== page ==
Claims (18)

The invention claimed is:
1. A method of driving an elongate member, the method comprising:
applying a first torque to the elongate member with a rotational component positioned a first distance away from an insertion site along the elongate member;
applying an assistance torque to the elongate member with a rotational support positioned a second distance away from the insertion site along the elongate member, the second distance being larger than the first distance;
turning a first portion of the elongate member with respect to a second portion of the elongate member; and
restricting the first portion of the elongate member within a predetermined plane.
2. The method of claim 1, wherein the assistance torque is greater than the first torque.
3. The method of claim 1, wherein the assistance torque is a coarse torque adjustment, and the first torque is a fine torque adjustment.
4. The method of claim 1, further comprising adjusting the assistance torque in a first increment, and adjusting the first torque in a second increment smaller than the first increment.
5. The method of claim 1, further comprising anchoring an end of the elongate member with the rotational support.
6. The method of claim 5, wherein anchoring the end of the elongate member includes deforming the elongate member adjacent the end.
7. The method of claim 1, further comprising receiving an end of the elongate member within a sleeve extending from the end of the elongate member along a length of the elongate member.
8. The method of claim 1, wherein the rotational support has an infinite rotational range of motion.
9. The method of claim 1 , wherein the first portion of the elongate member is turned 180 degrees from the second portion.
10. The method of claim 1, wherein the elongate member is configured to define variable lengths of the elongate member between the rotational component and the rotational support without relative movement between the rotational component and rotational support.
11. The method of claim 1, wherein driving the elongate member comprises driving a guidewire.
12. The method of claim 1, further comprising selectively releasing a portion of the assistance torque with the rotational component.
13. A method of driving an elongate member, the method comprising:
applying a first torque to the elongate member with a rotational component positioned a first distance away from an insertion site along the elongate member;
turning a first portion of the elongate member with respect to a second portion of the elongate member, wherein the first portion of the elongate member is turned 180 degrees from the second portion of the elongate member;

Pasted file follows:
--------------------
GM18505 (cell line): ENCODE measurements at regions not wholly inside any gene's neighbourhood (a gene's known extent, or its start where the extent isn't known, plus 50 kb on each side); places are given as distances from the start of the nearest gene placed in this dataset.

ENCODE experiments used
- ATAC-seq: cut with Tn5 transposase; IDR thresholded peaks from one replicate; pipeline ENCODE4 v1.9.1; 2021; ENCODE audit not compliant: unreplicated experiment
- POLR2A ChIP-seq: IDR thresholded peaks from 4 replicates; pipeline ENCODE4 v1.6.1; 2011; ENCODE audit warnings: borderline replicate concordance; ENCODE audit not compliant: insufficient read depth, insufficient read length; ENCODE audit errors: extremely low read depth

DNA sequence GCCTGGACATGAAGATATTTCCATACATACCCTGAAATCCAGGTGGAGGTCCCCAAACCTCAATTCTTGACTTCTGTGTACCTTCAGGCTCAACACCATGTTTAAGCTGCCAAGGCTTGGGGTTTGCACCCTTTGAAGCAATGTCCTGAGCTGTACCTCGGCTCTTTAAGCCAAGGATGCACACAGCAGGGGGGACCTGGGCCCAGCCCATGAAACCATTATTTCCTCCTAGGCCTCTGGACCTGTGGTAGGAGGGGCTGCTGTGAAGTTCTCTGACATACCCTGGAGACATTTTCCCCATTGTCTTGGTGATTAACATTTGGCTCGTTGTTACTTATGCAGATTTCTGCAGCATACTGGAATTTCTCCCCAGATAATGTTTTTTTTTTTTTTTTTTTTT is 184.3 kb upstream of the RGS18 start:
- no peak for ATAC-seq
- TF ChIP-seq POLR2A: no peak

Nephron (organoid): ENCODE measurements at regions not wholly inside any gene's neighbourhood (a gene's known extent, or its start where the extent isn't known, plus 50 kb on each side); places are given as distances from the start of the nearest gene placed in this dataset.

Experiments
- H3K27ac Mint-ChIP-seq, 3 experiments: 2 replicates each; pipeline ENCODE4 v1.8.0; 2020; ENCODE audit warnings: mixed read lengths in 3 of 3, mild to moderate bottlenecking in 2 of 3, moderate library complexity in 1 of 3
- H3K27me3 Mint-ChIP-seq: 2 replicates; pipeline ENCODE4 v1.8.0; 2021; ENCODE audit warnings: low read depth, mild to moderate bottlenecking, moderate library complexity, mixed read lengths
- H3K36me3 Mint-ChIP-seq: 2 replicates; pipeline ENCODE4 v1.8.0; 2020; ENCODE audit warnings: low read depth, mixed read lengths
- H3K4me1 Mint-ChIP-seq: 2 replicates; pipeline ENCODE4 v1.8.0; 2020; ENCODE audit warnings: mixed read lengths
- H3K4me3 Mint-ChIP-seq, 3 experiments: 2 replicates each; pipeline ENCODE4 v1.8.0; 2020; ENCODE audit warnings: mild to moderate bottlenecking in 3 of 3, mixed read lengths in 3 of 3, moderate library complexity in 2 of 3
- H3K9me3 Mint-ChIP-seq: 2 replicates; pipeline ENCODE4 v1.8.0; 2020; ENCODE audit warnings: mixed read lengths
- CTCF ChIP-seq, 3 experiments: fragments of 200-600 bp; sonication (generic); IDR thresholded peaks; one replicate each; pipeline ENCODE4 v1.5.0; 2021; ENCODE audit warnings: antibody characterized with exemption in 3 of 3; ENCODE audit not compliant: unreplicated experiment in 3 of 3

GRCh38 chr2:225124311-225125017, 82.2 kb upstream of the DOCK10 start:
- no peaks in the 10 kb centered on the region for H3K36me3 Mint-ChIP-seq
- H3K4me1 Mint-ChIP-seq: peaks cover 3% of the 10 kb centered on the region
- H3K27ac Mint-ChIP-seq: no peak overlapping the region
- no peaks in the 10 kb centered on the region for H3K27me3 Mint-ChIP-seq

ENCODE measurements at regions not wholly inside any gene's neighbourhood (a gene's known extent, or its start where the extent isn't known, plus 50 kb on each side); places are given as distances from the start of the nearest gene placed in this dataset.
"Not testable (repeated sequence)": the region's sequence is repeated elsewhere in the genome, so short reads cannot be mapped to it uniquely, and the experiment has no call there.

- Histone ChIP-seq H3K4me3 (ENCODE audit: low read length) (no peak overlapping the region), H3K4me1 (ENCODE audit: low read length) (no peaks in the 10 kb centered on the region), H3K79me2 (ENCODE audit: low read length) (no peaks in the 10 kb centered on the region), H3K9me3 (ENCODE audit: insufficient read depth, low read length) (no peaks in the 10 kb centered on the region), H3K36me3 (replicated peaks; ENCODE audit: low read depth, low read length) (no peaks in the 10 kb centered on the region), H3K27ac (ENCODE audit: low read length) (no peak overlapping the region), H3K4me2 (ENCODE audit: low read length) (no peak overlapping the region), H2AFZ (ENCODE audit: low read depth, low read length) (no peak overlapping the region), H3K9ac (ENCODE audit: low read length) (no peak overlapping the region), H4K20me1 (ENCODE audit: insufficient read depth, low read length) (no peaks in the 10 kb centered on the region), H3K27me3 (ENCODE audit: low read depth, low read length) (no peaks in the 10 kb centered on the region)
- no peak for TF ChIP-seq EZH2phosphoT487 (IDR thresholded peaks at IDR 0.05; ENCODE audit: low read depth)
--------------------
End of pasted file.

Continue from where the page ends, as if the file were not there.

anchoring an end of the elongate member with the rotational support; and
applying an assistance torque to the elongate member with a rotational support positioned a second distance away from an insertion site along the elongate member, the second distance being larger than the first distance.
14. The method of claim 13, wherein a portion of the elongate member is positioned intermediate the rotational component and the rotational support.
15. The method of claim 13, wherein the elongate member is a guidewire.
16. A drive apparatus for driving an elongate member, the drive apparatus comprising:
a rotational component configured to apply a torque to the elongate member, the rotational component positioned a first distance away from an insertion site along the elongate member; and
a rotational support configured to apply an assistance torque to the elongate member, the rotational support positioned a second distance from the insertion site along the elongate member, the second distance being larger than the first distance,
wherein the rotational support includes a sleeve anchoring an end of the elongate member, the sleeve extending from the end of the elongate member along a length of the elongate member.
17. The drive apparatus of claim 16, further comprising an intermediate support positioned intermediate the rotational component and the rotational support, the intermediate support configured to maintain a turned portion of the elongate member substantially in a single plane.
18. The drive apparatus of claim 16, wherein the rotational support is configured to adjust the assistance torque in a first increment, and the rotational component is configured to adjust the first torque in a second increment smaller than the first increment.
US13833531 2013-03-15 2013-03-15 Rotational support for an elongate member Active 2035-06-04 US9452018B2 (en)

Priority Applications (1)

Application Number Priority Date Filing Date Title